I have a very simple expression similar to:
a = b ^ c
c as positive floating point numbers.
The expression above is part of nested functions (outer and inner functions) with each function defined within the scope of its parent function.
If I run my these nested functions from a
Main.jl file, I get the following error (despite
b being positive
ERROR: DomainError with -5.991263951486869e-16:
Exponentiation yielding a complex result requires a complex argument.
Replace x^y with (x+0im)^y, Complex(x)^y, or similar.
I tried to sort this error out with the function
real() but didn’t work.
Interestingly, if I run my functions line by line (instead of calling the
Main.jl file), I can compute the expression above without the error (giving me as a result a floating point number).
I would appreciate any advice/comment/help on this because I am out of ideas!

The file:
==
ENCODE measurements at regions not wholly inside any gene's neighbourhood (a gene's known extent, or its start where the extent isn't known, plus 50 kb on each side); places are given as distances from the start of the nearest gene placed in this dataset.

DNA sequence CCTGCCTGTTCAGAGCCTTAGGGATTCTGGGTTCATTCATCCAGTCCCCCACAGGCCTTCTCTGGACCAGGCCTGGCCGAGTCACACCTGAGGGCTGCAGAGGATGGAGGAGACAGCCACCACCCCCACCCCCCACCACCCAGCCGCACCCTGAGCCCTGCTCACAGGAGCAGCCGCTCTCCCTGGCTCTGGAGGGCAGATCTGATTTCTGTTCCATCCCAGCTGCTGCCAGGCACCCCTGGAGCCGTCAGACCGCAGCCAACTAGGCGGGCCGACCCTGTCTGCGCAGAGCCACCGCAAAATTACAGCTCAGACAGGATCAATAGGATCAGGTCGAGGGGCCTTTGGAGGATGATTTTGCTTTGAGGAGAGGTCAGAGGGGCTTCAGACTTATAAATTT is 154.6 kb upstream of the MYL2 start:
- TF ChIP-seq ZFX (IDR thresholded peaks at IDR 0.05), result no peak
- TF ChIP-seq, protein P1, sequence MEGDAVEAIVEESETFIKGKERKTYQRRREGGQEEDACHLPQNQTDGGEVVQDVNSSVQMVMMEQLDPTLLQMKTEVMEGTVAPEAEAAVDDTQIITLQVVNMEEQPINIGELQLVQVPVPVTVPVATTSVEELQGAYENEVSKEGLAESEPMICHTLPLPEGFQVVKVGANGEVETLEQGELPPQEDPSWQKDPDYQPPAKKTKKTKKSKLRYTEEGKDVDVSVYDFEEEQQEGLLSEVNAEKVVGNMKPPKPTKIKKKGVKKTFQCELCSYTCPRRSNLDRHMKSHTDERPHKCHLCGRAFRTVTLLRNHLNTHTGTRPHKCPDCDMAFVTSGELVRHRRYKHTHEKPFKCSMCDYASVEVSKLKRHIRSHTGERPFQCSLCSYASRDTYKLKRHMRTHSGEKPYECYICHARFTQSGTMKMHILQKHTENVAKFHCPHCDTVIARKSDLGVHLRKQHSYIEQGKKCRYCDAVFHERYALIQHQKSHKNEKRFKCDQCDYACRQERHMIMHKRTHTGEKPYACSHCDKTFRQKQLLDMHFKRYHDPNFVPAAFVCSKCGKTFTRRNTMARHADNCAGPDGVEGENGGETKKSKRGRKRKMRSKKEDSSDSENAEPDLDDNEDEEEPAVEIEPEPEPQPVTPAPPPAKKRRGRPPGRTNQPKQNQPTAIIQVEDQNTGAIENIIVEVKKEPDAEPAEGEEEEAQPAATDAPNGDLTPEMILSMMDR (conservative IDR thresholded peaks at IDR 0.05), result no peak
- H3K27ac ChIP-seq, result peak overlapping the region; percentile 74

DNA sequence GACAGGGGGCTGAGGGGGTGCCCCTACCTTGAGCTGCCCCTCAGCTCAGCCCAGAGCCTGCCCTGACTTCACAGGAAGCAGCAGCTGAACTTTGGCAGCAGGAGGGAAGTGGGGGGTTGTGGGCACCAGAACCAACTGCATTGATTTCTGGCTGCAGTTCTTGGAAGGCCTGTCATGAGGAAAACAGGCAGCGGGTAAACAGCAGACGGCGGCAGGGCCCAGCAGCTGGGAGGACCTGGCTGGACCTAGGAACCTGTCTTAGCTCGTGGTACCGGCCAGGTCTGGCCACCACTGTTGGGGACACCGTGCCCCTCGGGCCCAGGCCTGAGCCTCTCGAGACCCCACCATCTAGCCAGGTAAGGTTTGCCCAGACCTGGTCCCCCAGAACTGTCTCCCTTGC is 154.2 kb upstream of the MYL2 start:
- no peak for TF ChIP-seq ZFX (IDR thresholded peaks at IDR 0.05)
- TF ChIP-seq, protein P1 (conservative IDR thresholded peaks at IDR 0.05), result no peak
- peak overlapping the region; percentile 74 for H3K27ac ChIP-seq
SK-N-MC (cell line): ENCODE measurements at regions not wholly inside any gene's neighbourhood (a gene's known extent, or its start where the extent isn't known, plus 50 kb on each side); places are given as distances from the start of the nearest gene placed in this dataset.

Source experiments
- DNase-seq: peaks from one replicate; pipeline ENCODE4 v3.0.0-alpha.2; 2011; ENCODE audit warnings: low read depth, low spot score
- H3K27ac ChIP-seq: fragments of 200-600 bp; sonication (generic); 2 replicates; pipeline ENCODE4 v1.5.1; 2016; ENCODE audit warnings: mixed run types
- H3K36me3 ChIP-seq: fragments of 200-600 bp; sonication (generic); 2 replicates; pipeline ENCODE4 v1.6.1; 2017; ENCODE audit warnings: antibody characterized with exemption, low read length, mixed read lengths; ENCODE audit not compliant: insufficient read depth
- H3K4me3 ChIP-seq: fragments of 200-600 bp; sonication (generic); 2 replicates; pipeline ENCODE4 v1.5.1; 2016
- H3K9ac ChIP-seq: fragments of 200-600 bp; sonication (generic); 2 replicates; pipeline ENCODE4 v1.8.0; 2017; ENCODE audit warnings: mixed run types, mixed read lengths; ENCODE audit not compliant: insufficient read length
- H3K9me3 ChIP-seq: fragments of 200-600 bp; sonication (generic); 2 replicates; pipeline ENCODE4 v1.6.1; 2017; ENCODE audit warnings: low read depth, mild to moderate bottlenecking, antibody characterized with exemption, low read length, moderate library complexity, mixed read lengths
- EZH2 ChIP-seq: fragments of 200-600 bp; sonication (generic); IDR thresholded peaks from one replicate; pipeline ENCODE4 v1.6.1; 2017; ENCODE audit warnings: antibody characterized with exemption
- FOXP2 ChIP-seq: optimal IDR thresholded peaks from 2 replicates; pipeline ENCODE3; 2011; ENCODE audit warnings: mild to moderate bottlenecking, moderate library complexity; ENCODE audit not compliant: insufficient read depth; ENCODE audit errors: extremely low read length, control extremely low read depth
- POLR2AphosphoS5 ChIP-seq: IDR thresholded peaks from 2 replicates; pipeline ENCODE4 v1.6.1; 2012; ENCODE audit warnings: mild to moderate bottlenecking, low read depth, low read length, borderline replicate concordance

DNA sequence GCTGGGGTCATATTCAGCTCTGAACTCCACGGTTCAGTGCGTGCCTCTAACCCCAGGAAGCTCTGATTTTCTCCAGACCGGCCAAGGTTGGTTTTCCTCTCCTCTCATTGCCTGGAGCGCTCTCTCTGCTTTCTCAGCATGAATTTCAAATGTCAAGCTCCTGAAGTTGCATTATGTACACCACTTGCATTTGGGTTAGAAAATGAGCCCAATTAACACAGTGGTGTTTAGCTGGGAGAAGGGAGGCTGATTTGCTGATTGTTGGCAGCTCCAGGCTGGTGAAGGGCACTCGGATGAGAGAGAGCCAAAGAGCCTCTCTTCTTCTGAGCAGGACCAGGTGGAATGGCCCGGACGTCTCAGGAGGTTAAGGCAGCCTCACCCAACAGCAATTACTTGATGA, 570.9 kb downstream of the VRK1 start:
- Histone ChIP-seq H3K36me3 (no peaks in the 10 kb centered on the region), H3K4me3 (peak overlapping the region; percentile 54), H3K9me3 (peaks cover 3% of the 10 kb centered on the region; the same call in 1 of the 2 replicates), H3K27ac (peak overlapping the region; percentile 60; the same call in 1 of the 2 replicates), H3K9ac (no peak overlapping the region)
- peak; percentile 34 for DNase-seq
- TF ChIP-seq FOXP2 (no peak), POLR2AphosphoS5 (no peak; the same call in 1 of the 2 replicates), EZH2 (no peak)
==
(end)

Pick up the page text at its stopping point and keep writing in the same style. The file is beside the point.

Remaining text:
put a print statement in. the base of the exponent is negative.
Thanks! I am 100% sure that the base of the exponent is a positive floating number. When I print
b in my example, I get:
21.778641870591873, and the value of the expression
a is printed as:
As @Oscar_Smith suggested, you should evaluate the expression, assign it to a variable
a, and print it and
b just before you call
a^b. You are 100% sure
a is positive, but the error message tells us that
a is negative. You need to figure out where/what the discrepancy is.
If you’re 100% sure
a is positive because the expression is provably positive, be aware that floating point numbers don’t obey the same rules as the reals. Your value of
a is negative but very small, suggesting that it should be zero or a small positive, but instead is negative due to rounding errors.
Apologies, @Oscar_Smith, I didn’t get your comment right away but with the clarification of @John_Gibson, now I see what you meant.
Printing the exponent before the expression gave me some insights. I don’t know how but, indeed, there were some very small negative numbers in there.
For the moment, I am taking the absolute value of the base of the exponent to avoid the error:
a = abs(b) ^ c
Thanks for the help!
That number looks to be on the order of
eps(Float64), so it could easily come about in floating point calculations, even with something simple like
b seem equal.